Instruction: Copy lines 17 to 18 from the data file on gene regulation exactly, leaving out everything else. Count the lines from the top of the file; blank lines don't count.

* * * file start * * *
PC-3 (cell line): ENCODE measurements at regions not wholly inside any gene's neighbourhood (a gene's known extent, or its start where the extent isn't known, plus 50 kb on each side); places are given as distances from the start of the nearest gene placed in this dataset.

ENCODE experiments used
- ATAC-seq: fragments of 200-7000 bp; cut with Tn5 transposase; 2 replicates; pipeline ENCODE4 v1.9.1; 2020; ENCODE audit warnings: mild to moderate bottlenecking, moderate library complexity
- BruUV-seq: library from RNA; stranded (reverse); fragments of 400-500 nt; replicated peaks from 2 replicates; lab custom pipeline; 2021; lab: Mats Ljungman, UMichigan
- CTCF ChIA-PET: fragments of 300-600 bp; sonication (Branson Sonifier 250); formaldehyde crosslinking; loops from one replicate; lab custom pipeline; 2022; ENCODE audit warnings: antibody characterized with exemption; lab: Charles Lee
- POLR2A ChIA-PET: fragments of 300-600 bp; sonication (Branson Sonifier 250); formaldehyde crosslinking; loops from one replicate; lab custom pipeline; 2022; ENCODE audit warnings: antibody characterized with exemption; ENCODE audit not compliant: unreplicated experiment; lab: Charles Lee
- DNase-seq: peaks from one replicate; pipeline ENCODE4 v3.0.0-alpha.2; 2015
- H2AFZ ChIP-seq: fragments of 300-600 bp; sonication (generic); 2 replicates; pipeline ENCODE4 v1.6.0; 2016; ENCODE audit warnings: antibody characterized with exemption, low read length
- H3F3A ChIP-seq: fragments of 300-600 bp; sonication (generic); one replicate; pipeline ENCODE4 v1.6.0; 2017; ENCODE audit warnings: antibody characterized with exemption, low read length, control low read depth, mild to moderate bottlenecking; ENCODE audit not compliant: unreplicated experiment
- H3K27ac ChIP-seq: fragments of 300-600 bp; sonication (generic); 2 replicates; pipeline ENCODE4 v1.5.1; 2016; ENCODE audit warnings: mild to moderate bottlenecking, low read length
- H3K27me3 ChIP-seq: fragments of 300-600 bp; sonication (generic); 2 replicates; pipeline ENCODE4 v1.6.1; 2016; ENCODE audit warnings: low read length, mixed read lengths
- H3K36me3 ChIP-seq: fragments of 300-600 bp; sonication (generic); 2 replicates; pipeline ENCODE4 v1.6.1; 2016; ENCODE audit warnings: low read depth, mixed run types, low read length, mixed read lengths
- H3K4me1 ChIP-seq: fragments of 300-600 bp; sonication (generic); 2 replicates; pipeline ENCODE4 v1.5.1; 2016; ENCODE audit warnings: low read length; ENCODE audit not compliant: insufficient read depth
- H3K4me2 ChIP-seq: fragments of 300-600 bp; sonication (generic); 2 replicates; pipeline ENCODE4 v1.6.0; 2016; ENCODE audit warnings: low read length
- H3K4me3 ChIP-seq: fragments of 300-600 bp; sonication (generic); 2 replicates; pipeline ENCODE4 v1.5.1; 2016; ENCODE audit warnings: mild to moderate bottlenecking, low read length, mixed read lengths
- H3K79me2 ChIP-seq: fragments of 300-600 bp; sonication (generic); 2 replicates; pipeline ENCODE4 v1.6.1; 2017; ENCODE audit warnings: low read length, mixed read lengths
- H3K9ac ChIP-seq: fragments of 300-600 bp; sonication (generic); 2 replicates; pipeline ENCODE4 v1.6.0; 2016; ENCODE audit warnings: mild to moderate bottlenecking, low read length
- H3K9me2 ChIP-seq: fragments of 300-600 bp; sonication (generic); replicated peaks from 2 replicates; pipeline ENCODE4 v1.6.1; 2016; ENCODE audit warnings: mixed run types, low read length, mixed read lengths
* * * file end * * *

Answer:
- H3K9ac ChIP-seq: fragments of 300-600 bp; sonication (generic); 2 replicates; pipeline ENCODE4 v1.6.0; 2016; ENCODE audit warnings: mild to moderate bottlenecking, low read length
- H3K9me2 ChIP-seq: fragments of 300-600 bp; sonication (generic); replicated peaks from 2 replicates; pipeline ENCODE4 v1.6.1; 2016; ENCODE audit warnings: mixed run types, low read length, mixed read lengths